Cross-posted from the Global Health Ideas blog:
As promised earlier, here is a brief account about the design+water workshop I conducted in Mexico in June.
Two months ago, I was in La Paz, Mexico at NGO Fundación Cántaro Azul, helping them build organizational capacity in human-centered design (HCD). Cántaro Azul works to improve access to safe water and sanitation for disadvantaged communities, not only in Baja California Sur, but in other parts of Mexico, and abroad. Their interest in HCD is two-fold: to improve existing initiatives and to innovate new approaches.
I recently completed the workshop final report for the organization. In the hopes that the work may be helpful to others, I'm posting the synopsis of the report here, along with some workshop photos. If you're interested in accessing the report, please contact me directly.
Design thinking workshop final report: Safe water options with rural community stores in BCS
Fundación Cántaro Azul • La Paz, Baja California Sur, México
Jaspal S. Sandhu, Ph.D. • July 2009
This document describes the outcomes of a week-long design thinking workshop held at Fundación Cántaro Azul (FCA) in La Paz in June 2009. The workshop aimed to build design thinking capacity at the organization while working on a problem of actual importance to FCA. The most important practical outcomes of this workshop were two complementary models for providing a clean, affordable drinking water choice for rural people in Baja California Sur via community stores. The primary audience for this document is FCA. It is intended to help them with ongoing activities focused on the community store model and in incorporating this approach in their various activities. The workshop was designed and facilitated by Jaspal Sandhu, the report author. Workshop funding was provided by the Blum Center for Developing Economies at the University of California, Berkeley.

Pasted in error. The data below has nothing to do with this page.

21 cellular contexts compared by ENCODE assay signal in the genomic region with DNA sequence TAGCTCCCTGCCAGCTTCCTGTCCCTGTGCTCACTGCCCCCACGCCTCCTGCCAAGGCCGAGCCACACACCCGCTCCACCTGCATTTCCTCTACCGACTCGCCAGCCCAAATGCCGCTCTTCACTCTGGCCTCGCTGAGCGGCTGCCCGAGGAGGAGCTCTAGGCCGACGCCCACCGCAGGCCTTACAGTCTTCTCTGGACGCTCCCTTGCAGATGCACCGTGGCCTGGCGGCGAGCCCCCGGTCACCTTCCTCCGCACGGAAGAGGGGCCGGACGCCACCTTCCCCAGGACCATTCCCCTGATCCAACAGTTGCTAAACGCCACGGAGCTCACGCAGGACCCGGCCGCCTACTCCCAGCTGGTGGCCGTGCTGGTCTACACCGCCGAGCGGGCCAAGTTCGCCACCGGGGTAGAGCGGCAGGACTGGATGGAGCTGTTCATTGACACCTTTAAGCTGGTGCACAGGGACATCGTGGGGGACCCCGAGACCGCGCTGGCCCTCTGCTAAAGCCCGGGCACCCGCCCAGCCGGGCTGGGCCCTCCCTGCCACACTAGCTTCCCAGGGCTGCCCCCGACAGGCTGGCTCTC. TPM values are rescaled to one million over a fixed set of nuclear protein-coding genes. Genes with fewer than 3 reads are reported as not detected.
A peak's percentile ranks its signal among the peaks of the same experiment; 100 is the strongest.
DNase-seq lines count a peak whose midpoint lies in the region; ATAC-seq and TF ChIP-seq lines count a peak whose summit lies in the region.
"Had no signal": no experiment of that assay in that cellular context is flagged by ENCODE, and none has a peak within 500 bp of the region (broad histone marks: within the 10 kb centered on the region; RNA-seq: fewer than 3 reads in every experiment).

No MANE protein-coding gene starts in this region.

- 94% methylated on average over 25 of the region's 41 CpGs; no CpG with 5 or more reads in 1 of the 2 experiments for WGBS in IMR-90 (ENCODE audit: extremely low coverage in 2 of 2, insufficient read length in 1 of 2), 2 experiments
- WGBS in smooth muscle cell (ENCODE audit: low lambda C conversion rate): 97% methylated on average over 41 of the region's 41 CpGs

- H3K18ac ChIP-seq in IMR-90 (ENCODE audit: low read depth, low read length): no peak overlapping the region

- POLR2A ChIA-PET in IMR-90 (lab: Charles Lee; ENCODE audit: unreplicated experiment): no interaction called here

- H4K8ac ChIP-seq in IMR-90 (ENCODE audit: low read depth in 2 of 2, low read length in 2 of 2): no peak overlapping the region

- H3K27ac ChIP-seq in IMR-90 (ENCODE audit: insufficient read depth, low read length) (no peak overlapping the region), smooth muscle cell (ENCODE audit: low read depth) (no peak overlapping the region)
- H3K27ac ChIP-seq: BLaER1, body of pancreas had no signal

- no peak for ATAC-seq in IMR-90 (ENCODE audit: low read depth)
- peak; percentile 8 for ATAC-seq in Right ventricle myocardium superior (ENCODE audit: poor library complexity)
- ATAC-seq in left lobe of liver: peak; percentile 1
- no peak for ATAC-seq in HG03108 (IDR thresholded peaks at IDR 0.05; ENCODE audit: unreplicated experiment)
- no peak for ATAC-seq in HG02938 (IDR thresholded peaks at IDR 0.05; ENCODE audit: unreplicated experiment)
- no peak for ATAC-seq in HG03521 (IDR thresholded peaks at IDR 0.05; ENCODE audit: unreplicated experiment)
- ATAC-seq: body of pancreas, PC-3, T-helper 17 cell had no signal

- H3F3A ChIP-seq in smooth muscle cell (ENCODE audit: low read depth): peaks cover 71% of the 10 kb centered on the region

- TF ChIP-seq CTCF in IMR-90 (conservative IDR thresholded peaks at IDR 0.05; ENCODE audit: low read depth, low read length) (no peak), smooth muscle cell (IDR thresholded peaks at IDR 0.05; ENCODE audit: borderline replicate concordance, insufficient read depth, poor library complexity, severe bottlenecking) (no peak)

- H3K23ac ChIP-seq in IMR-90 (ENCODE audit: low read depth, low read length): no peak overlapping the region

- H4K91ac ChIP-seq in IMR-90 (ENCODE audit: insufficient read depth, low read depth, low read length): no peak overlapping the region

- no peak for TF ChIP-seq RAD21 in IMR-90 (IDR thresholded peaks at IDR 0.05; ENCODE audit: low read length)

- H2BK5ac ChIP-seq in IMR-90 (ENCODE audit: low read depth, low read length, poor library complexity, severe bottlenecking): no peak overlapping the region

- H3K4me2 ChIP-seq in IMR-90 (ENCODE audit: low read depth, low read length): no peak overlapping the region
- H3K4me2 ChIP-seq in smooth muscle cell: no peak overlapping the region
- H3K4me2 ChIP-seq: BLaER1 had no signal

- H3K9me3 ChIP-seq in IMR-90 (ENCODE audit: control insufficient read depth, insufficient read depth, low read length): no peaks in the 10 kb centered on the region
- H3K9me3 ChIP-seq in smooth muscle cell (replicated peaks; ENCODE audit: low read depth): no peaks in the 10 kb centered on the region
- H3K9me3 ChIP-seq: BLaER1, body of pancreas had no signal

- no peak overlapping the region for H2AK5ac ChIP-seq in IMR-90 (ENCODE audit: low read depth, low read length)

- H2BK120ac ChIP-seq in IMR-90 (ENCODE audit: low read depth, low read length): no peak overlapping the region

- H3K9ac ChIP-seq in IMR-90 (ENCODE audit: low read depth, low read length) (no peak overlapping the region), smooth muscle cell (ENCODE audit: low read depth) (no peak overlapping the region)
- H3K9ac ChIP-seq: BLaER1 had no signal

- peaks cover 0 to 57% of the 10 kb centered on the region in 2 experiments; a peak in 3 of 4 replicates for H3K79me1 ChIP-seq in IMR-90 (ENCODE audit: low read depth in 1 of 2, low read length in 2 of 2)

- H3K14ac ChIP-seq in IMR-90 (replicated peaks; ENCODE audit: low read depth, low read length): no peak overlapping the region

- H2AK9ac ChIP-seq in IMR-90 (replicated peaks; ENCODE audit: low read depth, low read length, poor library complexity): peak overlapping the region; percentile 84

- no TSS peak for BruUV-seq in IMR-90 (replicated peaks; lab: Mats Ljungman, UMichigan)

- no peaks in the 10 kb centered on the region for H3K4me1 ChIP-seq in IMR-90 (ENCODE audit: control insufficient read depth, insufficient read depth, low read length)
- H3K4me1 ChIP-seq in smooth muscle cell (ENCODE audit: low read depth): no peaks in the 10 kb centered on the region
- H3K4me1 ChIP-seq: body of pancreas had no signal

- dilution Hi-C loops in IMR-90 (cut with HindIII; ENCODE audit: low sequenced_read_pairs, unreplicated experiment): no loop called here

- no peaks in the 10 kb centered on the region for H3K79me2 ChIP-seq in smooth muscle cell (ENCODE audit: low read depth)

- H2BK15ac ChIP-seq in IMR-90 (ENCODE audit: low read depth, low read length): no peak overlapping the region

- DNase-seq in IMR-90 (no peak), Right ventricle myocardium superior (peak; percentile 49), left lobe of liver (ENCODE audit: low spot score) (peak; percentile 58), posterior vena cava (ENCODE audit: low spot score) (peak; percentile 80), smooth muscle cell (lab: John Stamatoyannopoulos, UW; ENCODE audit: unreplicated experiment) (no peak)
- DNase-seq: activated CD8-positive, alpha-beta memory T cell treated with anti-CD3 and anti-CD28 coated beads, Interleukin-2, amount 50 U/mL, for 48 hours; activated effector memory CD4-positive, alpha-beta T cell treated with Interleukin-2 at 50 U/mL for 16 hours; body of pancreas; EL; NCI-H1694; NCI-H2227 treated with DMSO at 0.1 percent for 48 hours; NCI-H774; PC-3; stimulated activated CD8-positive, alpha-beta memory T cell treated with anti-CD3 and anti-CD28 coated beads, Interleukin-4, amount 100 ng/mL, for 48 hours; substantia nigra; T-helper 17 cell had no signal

Shown below: Field research during Day 2 and Day 3 of the workshop. Top to bottom: (1) Using an auto-servicio system in La Paz; (2) interviewing a user at a rural, government-run purificadora in San Antonio; (3) debriefing after the San Antonio research; (4) and obtaining water samples to test from a home in Rosario.